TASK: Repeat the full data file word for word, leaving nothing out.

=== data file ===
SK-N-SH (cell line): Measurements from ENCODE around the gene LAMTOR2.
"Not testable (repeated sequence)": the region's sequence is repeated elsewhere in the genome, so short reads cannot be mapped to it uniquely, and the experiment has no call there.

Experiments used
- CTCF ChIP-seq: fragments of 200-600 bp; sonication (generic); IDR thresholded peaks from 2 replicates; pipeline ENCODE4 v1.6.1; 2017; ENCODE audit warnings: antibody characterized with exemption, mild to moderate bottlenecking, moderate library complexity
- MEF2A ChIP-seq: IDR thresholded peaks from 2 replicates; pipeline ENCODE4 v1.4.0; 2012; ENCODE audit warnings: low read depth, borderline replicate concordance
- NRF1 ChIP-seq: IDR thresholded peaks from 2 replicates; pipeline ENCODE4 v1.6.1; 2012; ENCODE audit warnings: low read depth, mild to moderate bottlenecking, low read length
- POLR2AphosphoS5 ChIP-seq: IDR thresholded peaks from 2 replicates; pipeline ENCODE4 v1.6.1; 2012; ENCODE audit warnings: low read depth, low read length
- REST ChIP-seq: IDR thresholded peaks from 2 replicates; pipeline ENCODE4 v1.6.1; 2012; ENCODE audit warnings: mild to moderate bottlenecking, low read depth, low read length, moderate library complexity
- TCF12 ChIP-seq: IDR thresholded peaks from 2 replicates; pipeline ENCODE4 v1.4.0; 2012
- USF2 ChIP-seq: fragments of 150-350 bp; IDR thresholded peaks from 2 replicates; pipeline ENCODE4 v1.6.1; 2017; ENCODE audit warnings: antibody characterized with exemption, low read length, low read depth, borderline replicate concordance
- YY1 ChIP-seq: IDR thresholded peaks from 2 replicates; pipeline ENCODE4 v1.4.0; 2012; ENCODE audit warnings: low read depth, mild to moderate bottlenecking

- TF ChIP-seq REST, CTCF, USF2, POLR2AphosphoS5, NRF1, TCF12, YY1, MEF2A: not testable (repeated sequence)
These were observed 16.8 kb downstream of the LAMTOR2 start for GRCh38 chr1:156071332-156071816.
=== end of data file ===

SK-N-SH (cell line): Measurements from ENCODE around the gene LAMTOR2.
"Not testable (repeated sequence)": the region's sequence is repeated elsewhere in the genome, so short reads cannot be mapped to it uniquely, and the experiment has no call there.

Experiments used
- CTCF ChIP-seq: fragments of 200-600 bp; sonication (generic); IDR thresholded peaks from 2 replicates; pipeline ENCODE4 v1.6.1; 2017; ENCODE audit warnings: antibody characterized with exemption, mild to moderate bottlenecking, moderate library complexity
- MEF2A ChIP-seq: IDR thresholded peaks from 2 replicates; pipeline ENCODE4 v1.4.0; 2012; ENCODE audit warnings: low read depth, borderline replicate concordance
- NRF1 ChIP-seq: IDR thresholded peaks from 2 replicates; pipeline ENCODE4 v1.6.1; 2012; ENCODE audit warnings: low read depth, mild to moderate bottlenecking, low read length
- POLR2AphosphoS5 ChIP-seq: IDR thresholded peaks from 2 replicates; pipeline ENCODE4 v1.6.1; 2012; ENCODE audit warnings: low read depth, low read length
- REST ChIP-seq: IDR thresholded peaks from 2 replicates; pipeline ENCODE4 v1.6.1; 2012; ENCODE audit warnings: mild to moderate bottlenecking, low read depth, low read length, moderate library complexity
- TCF12 ChIP-seq: IDR thresholded peaks from 2 replicates; pipeline ENCODE4 v1.4.0; 2012
- USF2 ChIP-seq: fragments of 150-350 bp; IDR thresholded peaks from 2 replicates; pipeline ENCODE4 v1.6.1; 2017; ENCODE audit warnings: antibody characterized with exemption, low read length, low read depth, borderline replicate concordance
- YY1 ChIP-seq: IDR thresholded peaks from 2 replicates; pipeline ENCODE4 v1.4.0; 2012; ENCODE audit warnings: low read depth, mild to moderate bottlenecking

- TF ChIP-seq REST, CTCF, USF2, POLR2AphosphoS5, NRF1, TCF12, YY1, MEF2A: not testable (repeated sequence)
These were observed 16.8 kb downstream of the LAMTOR2 start for GRCh38 chr1:156071332-156071816.